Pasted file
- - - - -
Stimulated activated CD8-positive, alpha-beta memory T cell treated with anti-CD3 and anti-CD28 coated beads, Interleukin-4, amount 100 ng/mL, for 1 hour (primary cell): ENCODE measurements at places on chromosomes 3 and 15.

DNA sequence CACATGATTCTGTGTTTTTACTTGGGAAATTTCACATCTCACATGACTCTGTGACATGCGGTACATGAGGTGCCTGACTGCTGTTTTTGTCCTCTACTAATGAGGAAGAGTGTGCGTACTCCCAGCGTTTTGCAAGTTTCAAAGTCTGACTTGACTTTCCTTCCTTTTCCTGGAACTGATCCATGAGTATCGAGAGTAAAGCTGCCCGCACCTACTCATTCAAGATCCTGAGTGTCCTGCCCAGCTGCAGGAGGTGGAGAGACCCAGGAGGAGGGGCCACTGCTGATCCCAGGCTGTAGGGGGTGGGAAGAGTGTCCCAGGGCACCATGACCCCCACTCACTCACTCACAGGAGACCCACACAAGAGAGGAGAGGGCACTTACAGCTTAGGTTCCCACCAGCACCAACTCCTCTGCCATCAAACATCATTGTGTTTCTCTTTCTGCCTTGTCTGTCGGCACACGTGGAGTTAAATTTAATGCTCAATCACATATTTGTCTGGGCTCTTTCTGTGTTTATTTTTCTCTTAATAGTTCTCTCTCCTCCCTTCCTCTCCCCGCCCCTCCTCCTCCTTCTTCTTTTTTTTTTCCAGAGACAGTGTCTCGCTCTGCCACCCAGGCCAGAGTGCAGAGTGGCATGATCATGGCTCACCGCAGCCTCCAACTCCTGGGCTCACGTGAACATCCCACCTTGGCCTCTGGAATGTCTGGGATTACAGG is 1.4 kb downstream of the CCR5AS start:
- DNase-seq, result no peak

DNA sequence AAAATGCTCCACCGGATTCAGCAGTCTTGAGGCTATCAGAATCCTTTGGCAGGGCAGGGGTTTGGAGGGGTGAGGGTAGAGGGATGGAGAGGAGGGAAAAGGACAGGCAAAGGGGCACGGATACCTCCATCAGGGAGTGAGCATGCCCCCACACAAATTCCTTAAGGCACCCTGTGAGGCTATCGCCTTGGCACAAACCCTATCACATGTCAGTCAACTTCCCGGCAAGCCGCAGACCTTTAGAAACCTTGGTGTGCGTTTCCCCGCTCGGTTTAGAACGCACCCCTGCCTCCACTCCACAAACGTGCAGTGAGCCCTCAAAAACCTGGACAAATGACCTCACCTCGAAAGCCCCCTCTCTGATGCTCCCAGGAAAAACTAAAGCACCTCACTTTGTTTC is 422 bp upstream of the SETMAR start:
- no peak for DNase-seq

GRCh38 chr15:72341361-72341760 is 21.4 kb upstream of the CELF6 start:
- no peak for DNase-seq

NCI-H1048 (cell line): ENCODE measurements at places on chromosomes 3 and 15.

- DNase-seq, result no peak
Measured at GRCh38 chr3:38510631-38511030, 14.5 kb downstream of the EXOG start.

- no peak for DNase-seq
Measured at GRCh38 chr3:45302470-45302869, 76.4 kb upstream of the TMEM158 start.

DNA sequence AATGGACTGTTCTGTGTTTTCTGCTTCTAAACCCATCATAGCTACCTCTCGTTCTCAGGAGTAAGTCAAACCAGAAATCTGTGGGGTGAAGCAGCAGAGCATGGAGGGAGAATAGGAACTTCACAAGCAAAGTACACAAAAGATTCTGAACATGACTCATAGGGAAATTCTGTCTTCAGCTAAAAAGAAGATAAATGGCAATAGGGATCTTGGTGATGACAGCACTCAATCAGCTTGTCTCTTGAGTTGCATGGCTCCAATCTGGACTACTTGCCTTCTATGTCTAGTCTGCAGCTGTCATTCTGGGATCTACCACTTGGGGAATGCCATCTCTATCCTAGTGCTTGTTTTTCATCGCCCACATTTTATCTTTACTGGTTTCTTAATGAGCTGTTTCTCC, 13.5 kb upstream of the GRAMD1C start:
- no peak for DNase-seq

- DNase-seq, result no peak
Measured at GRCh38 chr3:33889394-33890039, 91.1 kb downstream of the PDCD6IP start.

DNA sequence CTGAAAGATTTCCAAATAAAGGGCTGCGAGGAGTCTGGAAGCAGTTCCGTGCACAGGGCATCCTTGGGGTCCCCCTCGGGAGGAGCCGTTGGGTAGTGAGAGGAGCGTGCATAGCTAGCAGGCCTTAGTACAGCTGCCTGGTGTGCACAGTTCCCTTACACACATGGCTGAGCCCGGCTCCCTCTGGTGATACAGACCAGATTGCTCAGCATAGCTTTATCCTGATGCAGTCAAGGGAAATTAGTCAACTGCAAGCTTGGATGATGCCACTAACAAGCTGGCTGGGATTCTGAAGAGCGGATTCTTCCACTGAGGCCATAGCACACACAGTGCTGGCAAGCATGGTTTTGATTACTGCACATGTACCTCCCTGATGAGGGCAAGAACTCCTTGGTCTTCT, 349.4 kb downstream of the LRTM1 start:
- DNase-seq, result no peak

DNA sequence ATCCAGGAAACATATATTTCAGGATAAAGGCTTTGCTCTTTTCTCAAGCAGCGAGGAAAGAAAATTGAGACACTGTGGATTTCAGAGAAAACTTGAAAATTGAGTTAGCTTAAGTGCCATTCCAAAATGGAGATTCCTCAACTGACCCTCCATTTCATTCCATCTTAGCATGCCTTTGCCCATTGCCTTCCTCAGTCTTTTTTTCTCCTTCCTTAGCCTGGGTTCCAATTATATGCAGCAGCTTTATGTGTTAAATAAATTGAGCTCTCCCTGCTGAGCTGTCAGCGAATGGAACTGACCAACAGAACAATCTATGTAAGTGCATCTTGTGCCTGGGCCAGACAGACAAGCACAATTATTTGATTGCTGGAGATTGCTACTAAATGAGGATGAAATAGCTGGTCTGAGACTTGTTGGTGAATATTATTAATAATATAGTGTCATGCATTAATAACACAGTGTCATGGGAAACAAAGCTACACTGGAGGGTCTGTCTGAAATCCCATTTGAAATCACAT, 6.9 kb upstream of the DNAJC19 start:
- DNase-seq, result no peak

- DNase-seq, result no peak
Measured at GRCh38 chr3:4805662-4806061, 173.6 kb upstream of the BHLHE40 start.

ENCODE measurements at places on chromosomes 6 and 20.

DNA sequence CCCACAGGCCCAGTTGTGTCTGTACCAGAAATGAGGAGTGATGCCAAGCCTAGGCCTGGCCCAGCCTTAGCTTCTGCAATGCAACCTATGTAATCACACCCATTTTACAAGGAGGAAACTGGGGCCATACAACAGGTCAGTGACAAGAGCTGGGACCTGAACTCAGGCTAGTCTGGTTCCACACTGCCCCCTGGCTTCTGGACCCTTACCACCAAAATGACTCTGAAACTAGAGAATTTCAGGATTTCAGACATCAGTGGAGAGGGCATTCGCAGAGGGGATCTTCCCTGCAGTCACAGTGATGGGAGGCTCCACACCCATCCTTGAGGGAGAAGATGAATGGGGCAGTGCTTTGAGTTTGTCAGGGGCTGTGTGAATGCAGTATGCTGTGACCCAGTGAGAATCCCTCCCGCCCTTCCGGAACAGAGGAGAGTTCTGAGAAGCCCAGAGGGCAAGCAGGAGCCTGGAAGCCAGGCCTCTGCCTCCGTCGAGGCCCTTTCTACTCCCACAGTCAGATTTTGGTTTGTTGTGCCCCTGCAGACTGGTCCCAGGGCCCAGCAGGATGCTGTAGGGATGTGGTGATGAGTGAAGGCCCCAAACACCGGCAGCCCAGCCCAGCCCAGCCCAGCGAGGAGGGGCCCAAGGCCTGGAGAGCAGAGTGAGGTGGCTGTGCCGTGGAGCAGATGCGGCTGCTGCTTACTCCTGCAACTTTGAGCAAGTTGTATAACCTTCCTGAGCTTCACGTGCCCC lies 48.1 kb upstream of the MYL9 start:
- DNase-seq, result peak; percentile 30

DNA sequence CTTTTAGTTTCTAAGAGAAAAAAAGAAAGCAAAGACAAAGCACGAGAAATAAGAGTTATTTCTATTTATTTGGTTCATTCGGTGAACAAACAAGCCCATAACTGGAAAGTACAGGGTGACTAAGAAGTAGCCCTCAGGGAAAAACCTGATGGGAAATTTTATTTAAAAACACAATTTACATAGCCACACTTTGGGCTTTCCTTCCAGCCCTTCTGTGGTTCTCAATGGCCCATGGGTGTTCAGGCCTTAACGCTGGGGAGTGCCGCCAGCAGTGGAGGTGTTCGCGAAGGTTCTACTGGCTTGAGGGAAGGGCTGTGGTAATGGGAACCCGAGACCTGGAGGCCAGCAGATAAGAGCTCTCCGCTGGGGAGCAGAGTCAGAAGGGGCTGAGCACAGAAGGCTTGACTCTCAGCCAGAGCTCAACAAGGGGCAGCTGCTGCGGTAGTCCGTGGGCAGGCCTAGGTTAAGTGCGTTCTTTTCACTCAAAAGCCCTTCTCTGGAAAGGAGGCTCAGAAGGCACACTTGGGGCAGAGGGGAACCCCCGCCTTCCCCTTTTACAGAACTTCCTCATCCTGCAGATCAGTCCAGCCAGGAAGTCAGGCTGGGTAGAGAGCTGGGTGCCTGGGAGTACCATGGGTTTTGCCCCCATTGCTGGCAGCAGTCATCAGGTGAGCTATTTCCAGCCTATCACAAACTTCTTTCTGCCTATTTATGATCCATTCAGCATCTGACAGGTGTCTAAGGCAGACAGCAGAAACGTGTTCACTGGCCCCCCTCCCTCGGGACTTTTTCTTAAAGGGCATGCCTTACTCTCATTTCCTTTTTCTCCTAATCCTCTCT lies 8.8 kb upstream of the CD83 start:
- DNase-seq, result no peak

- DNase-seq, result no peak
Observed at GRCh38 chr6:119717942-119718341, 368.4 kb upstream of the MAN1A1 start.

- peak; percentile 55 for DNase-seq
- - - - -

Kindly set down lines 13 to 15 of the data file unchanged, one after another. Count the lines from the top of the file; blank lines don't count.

DNA sequence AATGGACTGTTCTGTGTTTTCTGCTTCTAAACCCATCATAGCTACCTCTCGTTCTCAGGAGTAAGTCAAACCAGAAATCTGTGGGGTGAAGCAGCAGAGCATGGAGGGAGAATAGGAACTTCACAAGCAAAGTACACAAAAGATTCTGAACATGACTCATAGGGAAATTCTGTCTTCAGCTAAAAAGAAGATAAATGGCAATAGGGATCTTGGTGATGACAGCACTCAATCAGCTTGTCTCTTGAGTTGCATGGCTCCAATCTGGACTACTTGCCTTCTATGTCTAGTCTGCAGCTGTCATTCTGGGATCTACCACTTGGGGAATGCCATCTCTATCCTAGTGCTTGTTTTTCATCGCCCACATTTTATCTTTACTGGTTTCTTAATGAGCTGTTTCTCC, 13.5 kb upstream of the GRAMD1C start:
- no peak for DNase-seq

- DNase-seq, result no peak